Anti-cancer vaccine: off-the-shelf cure for cancer to become the norm

by Antonia Alalitei


An infamous fatal disease is on the way to be cured as easily as the common flu, with a cancer vaccine based on immunological therapy said to hit the market in less than a decade. Might sound hard to believe, after so many years in which cancer has been feared by the world due to its incurability. But just as humanity has eradicated so many diseases throughout history, research advancements are bringing us one step closer to the long-awaited cancer-free era.

You might think to yourself: “Wait, a vaccine? How would a vaccine heal cancer? It is not an external pathogen that should be targeted by the immune system, is it?” Even though cancer does not represent an external infection to be targeted, cancerous tumors are formed by cells that go unnoticed by our immune system. If we can make the immune system detect cancer, it will start eliminating it just as it would eliminate a flu virus, without harming our healthy cells. Let’s see how that might work!


What is immunology therapy?

Traditional cancer treatments, either surgical removal of tumors or chemotherapy, radiotherapy and others, have the main focus on removing the cancer cells directly, with the two main and well known risks of harming healthy cells of the body, as well as incomplete removal of affected tissue, which has potential to continue spreading through the body.

This approach came to a drastic change in the 90s, after James P. Allison, chair of the department of immunology at MD Anderson Cancer Center in Houston, Texas and Tasuku Honjo, professor at the Kyoto University Institute for Advanced Study in Japan, made separate breakthrough discoveries about the immune system that made them pioneers of the immunotherapy field, as well as bringing them the Nobel Prize for Medicine/Physiology in 2018.

What generally makes cancel spread uncontrollably is how it can deactivate a certain type of white blood cells, the T-cells, and shutting down the body’s immune response. Allison and Kyoto managed to each discover a different type of switch on the T-cells, called an immune checkpoint, which the cancer cells use to deactivate them. By blocking these checkpoints with special drugs, the immune system is thus capable of targeting and killing cancer cells effectively.


Recent promising improvements

The innovative cancer treatment proposal published as a paper in “Nature Immunology” just a couple of months ago, comes from the Mayo Clinic of Yale University, where Sidi Chen, assistant professor of genetics and her collaborators, have created a new type of immunotherapy termed multiplexed activation of endogenous genes as an immunotherapy(MAEGI).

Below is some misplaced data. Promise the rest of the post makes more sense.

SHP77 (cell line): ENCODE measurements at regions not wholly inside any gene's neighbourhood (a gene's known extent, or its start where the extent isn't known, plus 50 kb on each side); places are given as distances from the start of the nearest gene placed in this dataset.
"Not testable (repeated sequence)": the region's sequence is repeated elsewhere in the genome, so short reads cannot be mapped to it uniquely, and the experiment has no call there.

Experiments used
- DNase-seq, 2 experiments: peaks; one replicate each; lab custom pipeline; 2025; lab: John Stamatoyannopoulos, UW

There are many types of immunotherapies that have been developed since the 90s, which could differ from the checkpoint-based ones that pioneered the field. What they all have in common is that, in one way or another, they manage to recognize mutant abnormalities generated mutant genes of the cancer cells. However, cancer cells are agile enough to downregulate the expression of these abnormalities to escape the scrutiny of the immune system.

What the MAEGI technique does, by combining viral gene therapy and a certain DNA family called CRISPR which is used to cleave certain DNA sequences, is that it finds cancer-related gene expressions and highlights them, as well as amplifying their signal. When the threat on the immune system is not big enough, the system is not alerted. Thus, by amplifying the alert of the presence of cancer cells, T-cells are recruited and activated around marked target, regardless of whether they are in the vicinity of the original cancerous tumour or somewhere else.



Clinical trials and future prospects

The therapy has potential of treating a variety of types of cancer. However, Florida resident Lee Mercker became the first patient to benefit from the clinical trial of a new vaccine against breast cancer, based on the MAEGI technique. The 12-week trial is supposed to trigger the patient’s immune system and cure the cancerous cells. However, she was required to undergo mastectomy to make sure the entire mutant tissue was removed. Researchers will also analyze the breast tissue to assess the progress of the vaccine in treating the affected areas.

Another patient undergoing the trial showed positive responses, as well as trials conducted on patients with different stages of the disease showed improvements. Slowly but steadily, it is hoped that, as test results consistently show progress, an off-the-shelf vaccine option will become available in the future, thus categorizing cancer as a disease as harmless as the flu or pneumonia.

Cancer symptoms manifest early in the body, however they remain undetected due to only later manifestations of sickness. With steady progress in medical research, it is expected to reach a future where not only we will be treating cancer, but we will be working on prevention, by early detection of cancer markers in the body. However, only time will come to tell when this will actually materialize.